There’s a number of problems with the changes set to take place July 7, said Rogin.
Firstly, when a person is arrested, they have the right to retain counsel of their choice, as enshrined in The Canadian Charter of Rights and Freedoms. That means they should have the right to choose a private or duty counsel lawyer (rather than be assigned to one) to represent them at a bail hearing, Rogin said. They entrust their lawyer to explain their circumstances, and why they should be allowed out of custody, with a set of conditions, until their charges are dealt with.
And if the accused has a private lawyer who has represented them before, that lawyer may be better equipped to handle their case than duty counsel who they met the same day of the bail hearing, Rogin said. This applies especially to Indigenous clients who may have a history of trauma.
“Think of an Indigenous person. Many might have a lawyer they trust. But now they have to have a duty counsel lawyer, and have to tell them all their history and trauma, and they don’t have a choice in the matter?” Rogin said. “Their constitutional right is at stake here.”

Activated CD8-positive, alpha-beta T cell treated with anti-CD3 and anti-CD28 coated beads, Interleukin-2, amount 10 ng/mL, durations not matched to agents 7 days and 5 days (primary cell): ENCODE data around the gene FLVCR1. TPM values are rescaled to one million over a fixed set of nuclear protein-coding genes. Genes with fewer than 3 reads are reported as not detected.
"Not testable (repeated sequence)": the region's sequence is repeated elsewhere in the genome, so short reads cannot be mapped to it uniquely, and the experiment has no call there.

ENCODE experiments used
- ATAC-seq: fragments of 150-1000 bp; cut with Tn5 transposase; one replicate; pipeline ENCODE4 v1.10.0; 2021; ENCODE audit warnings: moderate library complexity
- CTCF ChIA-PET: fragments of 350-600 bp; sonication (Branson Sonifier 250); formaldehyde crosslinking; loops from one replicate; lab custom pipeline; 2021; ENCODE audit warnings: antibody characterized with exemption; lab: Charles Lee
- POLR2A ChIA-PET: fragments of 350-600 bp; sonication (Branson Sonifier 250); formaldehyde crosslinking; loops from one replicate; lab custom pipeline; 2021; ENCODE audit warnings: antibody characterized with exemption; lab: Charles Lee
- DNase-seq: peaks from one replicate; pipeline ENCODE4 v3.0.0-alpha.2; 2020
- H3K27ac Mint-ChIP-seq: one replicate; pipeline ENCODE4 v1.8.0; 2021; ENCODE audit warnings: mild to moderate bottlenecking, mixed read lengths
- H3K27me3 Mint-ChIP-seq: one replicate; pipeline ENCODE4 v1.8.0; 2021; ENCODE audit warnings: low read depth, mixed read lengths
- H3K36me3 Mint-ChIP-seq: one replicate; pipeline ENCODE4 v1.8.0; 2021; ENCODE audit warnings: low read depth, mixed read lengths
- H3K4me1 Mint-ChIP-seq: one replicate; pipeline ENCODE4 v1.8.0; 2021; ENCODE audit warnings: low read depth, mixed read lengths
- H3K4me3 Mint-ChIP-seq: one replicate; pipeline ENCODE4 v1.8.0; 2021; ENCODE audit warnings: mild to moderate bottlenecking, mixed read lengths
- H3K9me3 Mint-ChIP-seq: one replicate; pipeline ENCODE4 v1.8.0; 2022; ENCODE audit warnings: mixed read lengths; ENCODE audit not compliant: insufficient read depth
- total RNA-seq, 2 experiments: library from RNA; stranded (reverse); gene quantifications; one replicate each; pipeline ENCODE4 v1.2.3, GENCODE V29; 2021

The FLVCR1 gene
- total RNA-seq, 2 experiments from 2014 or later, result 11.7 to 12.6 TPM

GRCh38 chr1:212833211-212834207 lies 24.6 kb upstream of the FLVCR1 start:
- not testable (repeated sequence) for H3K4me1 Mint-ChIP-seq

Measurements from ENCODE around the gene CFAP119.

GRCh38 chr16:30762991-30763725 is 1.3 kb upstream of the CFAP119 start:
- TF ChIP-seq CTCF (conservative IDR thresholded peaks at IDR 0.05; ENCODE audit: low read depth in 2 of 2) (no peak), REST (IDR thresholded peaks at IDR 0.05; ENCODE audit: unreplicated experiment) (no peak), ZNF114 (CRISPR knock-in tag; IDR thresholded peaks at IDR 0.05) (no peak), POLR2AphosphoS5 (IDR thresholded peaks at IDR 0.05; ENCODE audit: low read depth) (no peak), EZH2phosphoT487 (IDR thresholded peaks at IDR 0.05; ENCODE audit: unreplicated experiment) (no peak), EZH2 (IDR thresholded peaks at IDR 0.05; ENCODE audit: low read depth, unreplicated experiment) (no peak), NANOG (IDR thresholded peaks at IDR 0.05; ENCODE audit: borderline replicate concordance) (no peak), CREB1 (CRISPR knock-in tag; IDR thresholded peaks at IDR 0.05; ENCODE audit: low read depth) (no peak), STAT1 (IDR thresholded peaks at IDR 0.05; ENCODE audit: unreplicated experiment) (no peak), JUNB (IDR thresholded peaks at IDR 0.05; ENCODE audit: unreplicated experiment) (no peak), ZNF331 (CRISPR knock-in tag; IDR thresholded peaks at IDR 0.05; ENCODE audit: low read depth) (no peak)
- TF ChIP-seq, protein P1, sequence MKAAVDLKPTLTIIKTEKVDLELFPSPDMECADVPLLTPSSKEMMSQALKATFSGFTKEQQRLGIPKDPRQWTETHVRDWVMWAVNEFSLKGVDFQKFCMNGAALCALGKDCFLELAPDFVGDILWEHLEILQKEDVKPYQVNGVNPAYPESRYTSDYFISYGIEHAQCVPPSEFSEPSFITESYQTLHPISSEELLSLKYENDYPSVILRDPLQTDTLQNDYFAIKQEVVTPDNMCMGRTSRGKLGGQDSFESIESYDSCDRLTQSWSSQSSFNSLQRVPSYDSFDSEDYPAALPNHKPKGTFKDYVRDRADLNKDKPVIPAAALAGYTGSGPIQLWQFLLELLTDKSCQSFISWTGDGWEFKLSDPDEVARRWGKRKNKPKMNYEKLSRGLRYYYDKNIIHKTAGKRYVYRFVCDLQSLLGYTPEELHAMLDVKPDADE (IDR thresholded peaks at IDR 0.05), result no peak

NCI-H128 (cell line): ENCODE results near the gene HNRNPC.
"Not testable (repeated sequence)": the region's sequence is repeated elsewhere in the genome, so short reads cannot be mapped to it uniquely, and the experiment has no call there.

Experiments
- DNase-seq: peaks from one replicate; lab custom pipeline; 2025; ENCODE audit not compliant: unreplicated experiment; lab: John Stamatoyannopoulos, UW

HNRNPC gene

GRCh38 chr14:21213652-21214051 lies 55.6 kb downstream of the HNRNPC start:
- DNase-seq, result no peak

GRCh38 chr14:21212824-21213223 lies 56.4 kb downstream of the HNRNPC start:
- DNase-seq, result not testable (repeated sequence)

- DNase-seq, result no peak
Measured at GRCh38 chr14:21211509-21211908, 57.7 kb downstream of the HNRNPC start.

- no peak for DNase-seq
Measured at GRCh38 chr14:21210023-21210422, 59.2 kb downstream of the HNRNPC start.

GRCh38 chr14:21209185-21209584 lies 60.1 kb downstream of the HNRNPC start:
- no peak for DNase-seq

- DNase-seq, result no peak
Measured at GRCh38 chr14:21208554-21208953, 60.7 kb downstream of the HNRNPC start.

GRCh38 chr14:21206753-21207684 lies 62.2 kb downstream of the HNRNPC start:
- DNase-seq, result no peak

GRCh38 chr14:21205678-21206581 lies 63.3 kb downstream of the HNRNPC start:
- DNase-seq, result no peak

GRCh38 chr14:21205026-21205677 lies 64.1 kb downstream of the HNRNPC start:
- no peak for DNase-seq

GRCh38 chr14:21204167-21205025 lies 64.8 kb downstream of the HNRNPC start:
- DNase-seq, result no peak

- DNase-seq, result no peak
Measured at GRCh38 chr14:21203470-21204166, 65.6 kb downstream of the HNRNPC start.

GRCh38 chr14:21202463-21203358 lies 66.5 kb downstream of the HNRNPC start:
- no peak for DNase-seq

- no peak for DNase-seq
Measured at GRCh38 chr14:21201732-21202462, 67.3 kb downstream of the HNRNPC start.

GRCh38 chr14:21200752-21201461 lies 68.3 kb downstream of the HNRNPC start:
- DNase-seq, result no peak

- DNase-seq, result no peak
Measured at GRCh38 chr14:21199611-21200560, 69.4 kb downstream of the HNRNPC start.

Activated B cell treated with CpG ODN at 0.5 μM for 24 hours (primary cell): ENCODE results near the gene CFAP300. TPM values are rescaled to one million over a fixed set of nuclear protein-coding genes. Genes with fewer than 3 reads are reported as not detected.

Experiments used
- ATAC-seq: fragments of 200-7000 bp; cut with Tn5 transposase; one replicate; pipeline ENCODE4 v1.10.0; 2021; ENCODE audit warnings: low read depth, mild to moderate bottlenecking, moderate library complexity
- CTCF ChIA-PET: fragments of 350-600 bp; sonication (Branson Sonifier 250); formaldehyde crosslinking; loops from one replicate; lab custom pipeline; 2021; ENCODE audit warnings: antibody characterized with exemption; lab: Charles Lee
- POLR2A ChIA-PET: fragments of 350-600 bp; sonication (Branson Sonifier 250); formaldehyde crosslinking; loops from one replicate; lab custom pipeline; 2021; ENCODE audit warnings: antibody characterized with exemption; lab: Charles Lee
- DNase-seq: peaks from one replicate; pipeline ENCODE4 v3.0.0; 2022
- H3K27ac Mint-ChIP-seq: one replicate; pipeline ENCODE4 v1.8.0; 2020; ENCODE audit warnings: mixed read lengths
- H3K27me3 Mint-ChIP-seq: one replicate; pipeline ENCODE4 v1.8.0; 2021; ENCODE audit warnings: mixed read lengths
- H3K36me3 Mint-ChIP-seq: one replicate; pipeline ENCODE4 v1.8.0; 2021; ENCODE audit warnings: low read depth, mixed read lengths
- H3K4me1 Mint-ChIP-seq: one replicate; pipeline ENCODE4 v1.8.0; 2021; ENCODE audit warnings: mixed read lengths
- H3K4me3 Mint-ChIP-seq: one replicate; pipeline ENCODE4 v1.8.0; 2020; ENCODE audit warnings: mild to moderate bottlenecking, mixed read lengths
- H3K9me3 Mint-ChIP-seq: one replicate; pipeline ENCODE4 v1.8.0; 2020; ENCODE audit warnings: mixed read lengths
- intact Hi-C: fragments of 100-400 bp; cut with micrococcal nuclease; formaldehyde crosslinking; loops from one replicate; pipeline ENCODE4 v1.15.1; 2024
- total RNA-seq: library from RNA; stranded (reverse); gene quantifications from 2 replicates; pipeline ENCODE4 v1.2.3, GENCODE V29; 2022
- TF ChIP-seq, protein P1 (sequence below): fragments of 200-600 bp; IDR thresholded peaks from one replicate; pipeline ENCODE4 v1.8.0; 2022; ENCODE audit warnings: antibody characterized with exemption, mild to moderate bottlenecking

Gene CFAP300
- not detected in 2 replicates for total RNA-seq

Criminal defence lawyer Ari Goldkind said there’s a reason clients prefer to choose their counsel. Although private lawyers with legal aid clients are paid for just two hours of work for a bail hearing (about $300 total), they often put in additional hours preparing — work that duty counsel simply doesn’t have time to do.
“Any lawyer will tell you, we spend the night before dealing with people’s families, employers, getting proof of work, proof of counselling, this and that,” the Toronto lawyer said. “Then we go to court at 9:30 a.m., but the case isn’t called until 3:30 p.m. We can bill only two measly hours, but to make the fight fair, we swallowed it.”
The second issue is that the charter ensures all people are protected equally under the law, regardless of their ethnicity, religion, age, sex or disability. Indigenous and racialized people are over-represented in the criminal justice system, and disproportionately live in poverty and require legal aid services.